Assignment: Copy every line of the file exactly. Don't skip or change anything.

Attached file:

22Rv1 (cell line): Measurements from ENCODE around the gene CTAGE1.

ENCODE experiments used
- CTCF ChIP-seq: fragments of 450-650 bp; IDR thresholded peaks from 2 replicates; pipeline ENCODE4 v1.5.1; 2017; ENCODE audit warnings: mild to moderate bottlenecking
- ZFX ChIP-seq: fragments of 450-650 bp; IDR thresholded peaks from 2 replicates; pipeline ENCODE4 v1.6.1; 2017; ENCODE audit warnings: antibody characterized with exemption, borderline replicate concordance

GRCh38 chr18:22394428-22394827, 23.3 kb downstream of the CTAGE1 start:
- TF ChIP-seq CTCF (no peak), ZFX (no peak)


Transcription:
22Rv1 (cell line): Measurements from ENCODE around the gene CTAGE1.

ENCODE experiments used
- CTCF ChIP-seq: fragments of 450-650 bp; IDR thresholded peaks from 2 replicates; pipeline ENCODE4 v1.5.1; 2017; ENCODE audit warnings: mild to moderate bottlenecking
- ZFX ChIP-seq: fragments of 450-650 bp; IDR thresholded peaks from 2 replicates; pipeline ENCODE4 v1.6.1; 2017; ENCODE audit warnings: antibody characterized with exemption, borderline replicate concordance

GRCh38 chr18:22394428-22394827, 23.3 kb downstream of the CTAGE1 start:
- TF ChIP-seq CTCF (no peak), ZFX (no peak)